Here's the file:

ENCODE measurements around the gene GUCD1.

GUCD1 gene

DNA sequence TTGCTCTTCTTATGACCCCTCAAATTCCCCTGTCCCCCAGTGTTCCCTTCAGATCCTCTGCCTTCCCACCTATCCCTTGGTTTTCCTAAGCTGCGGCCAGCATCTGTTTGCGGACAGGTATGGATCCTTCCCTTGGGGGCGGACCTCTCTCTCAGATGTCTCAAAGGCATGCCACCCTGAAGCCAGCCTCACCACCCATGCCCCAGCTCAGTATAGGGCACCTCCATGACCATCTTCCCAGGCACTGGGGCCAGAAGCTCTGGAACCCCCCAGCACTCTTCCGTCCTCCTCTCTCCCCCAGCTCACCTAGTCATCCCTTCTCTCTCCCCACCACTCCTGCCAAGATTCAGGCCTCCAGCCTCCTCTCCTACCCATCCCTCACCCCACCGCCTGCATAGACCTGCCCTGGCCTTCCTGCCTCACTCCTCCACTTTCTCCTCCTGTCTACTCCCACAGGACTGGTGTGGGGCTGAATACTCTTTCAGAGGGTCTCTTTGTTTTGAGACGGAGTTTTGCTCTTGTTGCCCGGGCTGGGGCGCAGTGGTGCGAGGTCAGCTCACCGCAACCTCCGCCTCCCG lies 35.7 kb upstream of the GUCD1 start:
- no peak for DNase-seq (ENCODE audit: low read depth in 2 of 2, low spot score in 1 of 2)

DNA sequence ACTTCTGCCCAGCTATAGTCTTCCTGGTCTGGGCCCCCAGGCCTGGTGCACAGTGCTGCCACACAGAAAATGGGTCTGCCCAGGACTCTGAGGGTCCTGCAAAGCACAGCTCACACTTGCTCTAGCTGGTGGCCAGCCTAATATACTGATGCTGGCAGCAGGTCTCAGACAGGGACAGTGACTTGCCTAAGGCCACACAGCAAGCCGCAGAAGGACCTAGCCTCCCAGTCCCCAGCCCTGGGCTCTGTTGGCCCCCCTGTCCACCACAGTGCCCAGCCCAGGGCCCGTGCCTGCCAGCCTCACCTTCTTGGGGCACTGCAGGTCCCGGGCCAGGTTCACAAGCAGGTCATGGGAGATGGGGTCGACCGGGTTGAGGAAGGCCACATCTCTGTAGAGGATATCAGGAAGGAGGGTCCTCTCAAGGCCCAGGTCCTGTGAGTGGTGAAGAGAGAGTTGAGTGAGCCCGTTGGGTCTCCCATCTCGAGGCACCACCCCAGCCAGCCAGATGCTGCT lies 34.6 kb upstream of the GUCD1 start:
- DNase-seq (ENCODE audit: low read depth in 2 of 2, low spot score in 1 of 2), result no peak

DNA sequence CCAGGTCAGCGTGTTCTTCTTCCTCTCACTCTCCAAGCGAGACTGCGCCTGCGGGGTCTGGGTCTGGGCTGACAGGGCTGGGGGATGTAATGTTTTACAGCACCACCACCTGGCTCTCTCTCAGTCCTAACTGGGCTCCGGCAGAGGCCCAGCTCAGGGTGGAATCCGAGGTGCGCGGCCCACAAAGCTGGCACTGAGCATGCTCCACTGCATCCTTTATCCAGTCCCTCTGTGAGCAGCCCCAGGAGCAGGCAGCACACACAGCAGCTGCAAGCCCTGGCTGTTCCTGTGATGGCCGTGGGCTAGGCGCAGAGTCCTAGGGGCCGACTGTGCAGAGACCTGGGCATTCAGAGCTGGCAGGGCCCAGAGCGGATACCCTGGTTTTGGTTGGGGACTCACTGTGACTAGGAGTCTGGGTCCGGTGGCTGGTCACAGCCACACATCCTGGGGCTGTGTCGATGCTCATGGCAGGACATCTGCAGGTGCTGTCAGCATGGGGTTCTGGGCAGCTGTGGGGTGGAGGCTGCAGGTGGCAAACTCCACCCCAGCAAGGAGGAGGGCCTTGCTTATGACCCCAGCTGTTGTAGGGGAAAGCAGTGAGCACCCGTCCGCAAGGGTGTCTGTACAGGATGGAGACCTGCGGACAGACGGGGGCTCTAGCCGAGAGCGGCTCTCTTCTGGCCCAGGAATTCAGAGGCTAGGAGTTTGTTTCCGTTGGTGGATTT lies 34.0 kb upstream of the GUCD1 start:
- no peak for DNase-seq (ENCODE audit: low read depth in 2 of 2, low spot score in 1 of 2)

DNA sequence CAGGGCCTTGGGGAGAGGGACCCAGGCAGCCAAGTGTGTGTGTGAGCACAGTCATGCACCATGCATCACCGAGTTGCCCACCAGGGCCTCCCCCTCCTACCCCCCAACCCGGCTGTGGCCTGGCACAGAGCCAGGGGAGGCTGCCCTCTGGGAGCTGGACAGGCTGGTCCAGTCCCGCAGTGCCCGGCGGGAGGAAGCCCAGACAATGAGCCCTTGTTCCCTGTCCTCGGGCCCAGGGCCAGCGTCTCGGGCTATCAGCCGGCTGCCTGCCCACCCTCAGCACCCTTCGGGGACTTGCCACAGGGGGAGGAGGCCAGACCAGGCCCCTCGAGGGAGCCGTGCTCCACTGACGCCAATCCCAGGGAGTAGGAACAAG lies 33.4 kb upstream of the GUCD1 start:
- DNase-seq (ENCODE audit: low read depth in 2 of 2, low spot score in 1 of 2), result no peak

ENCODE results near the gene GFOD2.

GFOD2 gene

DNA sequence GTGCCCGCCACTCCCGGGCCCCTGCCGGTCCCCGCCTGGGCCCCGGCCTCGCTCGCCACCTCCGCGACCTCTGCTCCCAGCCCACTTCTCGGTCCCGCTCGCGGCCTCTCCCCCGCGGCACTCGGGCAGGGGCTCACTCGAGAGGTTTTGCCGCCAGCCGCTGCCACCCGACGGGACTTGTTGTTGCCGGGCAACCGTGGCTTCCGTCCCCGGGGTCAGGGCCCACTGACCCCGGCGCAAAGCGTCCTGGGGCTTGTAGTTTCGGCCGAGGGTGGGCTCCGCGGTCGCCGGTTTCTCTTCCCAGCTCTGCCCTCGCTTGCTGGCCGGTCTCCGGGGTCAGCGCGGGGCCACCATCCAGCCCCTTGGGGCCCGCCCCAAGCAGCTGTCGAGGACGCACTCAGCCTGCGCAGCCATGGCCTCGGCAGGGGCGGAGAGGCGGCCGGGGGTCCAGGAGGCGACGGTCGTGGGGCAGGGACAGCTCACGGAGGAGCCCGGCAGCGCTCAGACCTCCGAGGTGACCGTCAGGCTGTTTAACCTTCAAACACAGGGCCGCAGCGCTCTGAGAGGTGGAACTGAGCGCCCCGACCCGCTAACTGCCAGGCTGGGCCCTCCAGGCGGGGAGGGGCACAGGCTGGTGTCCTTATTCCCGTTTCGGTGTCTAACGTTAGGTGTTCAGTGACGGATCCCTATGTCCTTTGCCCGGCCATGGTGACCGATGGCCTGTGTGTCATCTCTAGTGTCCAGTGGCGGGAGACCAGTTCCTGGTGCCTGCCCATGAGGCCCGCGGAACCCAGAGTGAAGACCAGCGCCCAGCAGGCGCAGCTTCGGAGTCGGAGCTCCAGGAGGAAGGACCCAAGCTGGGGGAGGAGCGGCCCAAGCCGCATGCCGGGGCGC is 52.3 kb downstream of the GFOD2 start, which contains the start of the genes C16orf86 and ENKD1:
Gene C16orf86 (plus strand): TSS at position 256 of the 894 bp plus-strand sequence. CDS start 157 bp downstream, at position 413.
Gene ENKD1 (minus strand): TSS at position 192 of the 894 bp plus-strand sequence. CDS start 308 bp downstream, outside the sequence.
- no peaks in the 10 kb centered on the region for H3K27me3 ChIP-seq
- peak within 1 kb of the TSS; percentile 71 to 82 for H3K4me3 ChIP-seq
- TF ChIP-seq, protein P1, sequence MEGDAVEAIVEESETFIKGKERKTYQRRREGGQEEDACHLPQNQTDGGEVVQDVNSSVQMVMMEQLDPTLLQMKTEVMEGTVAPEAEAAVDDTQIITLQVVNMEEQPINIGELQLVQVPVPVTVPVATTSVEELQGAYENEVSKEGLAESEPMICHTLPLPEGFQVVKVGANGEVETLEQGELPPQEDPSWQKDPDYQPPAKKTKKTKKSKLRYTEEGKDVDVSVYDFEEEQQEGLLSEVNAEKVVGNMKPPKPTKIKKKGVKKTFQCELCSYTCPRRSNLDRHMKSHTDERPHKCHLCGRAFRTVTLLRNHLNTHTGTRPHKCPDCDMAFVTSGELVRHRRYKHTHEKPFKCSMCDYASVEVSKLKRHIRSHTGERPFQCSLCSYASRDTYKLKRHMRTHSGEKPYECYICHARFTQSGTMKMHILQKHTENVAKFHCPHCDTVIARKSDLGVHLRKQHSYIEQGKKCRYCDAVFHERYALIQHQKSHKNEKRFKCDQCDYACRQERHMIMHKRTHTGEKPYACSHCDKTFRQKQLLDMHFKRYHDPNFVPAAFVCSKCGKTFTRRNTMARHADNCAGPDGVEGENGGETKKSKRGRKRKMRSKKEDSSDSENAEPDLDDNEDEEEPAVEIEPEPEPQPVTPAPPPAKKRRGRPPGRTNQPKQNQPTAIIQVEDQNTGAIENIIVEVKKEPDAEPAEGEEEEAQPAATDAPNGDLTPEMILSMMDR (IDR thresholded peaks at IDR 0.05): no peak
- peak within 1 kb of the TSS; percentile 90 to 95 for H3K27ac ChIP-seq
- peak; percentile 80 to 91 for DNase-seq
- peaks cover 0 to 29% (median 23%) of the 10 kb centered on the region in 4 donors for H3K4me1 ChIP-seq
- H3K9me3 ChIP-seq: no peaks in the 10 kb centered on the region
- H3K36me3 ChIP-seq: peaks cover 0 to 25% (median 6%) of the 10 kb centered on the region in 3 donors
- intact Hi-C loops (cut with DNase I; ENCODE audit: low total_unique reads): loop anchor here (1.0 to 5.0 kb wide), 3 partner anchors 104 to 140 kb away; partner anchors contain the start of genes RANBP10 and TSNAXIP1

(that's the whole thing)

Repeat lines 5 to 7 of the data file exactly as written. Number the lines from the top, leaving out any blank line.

DNA sequence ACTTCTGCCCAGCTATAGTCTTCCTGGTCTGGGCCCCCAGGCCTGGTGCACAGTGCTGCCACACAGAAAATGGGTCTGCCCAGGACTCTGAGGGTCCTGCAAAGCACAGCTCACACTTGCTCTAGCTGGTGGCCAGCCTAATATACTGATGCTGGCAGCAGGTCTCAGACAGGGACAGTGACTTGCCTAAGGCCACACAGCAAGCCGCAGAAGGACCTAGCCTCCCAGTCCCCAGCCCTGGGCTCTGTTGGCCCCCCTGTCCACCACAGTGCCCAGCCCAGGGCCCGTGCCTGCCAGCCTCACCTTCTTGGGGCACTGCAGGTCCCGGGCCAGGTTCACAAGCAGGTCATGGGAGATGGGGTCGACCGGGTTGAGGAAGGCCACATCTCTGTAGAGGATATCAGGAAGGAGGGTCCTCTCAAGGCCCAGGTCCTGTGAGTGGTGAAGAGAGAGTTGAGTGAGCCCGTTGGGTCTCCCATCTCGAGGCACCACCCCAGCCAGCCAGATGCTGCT lies 34.6 kb upstream of the GUCD1 start:
- DNase-seq (ENCODE audit: low read depth in 2 of 2, low spot score in 1 of 2), result no peak

DNA sequence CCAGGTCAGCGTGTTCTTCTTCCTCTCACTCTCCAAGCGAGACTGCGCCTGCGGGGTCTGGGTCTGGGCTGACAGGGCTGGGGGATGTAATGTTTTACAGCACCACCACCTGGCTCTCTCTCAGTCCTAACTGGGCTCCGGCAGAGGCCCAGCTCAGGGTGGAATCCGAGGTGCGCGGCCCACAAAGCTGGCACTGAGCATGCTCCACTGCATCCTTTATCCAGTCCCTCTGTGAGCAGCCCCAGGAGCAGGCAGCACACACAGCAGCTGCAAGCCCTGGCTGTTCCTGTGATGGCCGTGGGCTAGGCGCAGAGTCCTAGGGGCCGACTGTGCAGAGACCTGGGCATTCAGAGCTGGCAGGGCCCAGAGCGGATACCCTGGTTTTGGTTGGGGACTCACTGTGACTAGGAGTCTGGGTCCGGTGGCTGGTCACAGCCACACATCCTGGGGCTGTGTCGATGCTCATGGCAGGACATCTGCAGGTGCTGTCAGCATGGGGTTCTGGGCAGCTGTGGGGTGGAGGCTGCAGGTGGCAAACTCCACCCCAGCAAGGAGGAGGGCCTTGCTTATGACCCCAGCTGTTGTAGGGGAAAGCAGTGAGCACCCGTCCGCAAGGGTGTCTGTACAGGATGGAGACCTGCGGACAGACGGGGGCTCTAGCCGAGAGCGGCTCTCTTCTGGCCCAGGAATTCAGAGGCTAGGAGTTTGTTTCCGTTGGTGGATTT lies 34.0 kb upstream of the GUCD1 start: